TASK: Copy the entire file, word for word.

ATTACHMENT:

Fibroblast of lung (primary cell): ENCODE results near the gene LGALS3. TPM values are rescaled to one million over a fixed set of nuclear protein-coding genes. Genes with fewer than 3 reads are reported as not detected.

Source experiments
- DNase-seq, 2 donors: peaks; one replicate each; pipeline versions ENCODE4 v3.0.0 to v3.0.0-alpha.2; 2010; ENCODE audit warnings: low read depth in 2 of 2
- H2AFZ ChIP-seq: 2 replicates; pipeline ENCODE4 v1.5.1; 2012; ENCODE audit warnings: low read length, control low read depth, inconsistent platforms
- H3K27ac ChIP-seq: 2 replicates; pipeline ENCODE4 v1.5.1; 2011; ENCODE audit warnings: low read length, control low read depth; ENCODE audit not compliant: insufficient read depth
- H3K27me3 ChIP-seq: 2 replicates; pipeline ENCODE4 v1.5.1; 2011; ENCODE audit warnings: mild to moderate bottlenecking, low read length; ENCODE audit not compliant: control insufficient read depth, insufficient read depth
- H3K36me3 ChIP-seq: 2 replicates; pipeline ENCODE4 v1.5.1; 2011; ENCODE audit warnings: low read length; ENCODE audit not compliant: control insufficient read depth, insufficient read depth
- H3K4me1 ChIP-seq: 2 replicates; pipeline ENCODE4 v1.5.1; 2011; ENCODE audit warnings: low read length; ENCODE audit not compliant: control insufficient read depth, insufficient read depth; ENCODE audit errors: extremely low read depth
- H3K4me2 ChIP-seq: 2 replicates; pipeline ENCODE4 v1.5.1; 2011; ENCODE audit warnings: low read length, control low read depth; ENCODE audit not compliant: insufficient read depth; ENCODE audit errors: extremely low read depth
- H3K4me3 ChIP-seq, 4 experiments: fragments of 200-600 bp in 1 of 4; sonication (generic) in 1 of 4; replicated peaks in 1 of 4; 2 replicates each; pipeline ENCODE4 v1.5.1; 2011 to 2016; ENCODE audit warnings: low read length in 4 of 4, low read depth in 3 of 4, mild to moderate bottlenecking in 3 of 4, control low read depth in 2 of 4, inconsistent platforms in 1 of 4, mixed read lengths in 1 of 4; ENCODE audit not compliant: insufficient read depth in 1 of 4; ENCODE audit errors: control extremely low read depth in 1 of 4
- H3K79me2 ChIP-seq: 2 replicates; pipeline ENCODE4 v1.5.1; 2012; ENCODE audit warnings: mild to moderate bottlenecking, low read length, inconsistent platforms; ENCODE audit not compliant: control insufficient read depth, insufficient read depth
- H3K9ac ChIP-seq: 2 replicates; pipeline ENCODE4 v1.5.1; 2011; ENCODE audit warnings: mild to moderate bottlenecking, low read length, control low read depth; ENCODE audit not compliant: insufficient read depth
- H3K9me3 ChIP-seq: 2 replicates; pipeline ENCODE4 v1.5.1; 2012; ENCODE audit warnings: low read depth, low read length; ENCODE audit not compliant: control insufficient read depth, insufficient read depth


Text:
Fibroblast of lung (primary cell): ENCODE results near the gene LGALS3. TPM values are rescaled to one million over a fixed set of nuclear protein-coding genes. Genes with fewer than 3 reads are reported as not detected.

Source experiments
- DNase-seq, 2 donors: peaks; one replicate each; pipeline versions ENCODE4 v3.0.0 to v3.0.0-alpha.2; 2010; ENCODE audit warnings: low read depth in 2 of 2
- H2AFZ ChIP-seq: 2 replicates; pipeline ENCODE4 v1.5.1; 2012; ENCODE audit warnings: low read length, control low read depth, inconsistent platforms
- H3K27ac ChIP-seq: 2 replicates; pipeline ENCODE4 v1.5.1; 2011; ENCODE audit warnings: low read length, control low read depth; ENCODE audit not compliant: insufficient read depth
- H3K27me3 ChIP-seq: 2 replicates; pipeline ENCODE4 v1.5.1; 2011; ENCODE audit warnings: mild to moderate bottlenecking, low read length; ENCODE audit not compliant: control insufficient read depth, insufficient read depth
- H3K36me3 ChIP-seq: 2 replicates; pipeline ENCODE4 v1.5.1; 2011; ENCODE audit warnings: low read length; ENCODE audit not compliant: control insufficient read depth, insufficient read depth
- H3K4me1 ChIP-seq: 2 replicates; pipeline ENCODE4 v1.5.1; 2011; ENCODE audit warnings: low read length; ENCODE audit not compliant: control insufficient read depth, insufficient read depth; ENCODE audit errors: extremely low read depth
- H3K4me2 ChIP-seq: 2 replicates; pipeline ENCODE4 v1.5.1; 2011; ENCODE audit warnings: low read length, control low read depth; ENCODE audit not compliant: insufficient read depth; ENCODE audit errors: extremely low read depth
- H3K4me3 ChIP-seq, 4 experiments: fragments of 200-600 bp in 1 of 4; sonication (generic) in 1 of 4; replicated peaks in 1 of 4; 2 replicates each; pipeline ENCODE4 v1.5.1; 2011 to 2016; ENCODE audit warnings: low read length in 4 of 4, low read depth in 3 of 4, mild to moderate bottlenecking in 3 of 4, control low read depth in 2 of 4, inconsistent platforms in 1 of 4, mixed read lengths in 1 of 4; ENCODE audit not compliant: insufficient read depth in 1 of 4; ENCODE audit errors: control extremely low read depth in 1 of 4
- H3K79me2 ChIP-seq: 2 replicates; pipeline ENCODE4 v1.5.1; 2012; ENCODE audit warnings: mild to moderate bottlenecking, low read length, inconsistent platforms; ENCODE audit not compliant: control insufficient read depth, insufficient read depth
- H3K9ac ChIP-seq: 2 replicates; pipeline ENCODE4 v1.5.1; 2011; ENCODE audit warnings: mild to moderate bottlenecking, low read length, control low read depth; ENCODE audit not compliant: insufficient read depth
- H3K9me3 ChIP-seq: 2 replicates; pipeline ENCODE4 v1.5.1; 2012; ENCODE audit warnings: low read depth, low read length; ENCODE audit not compliant: control insufficient read depth, insufficient read depth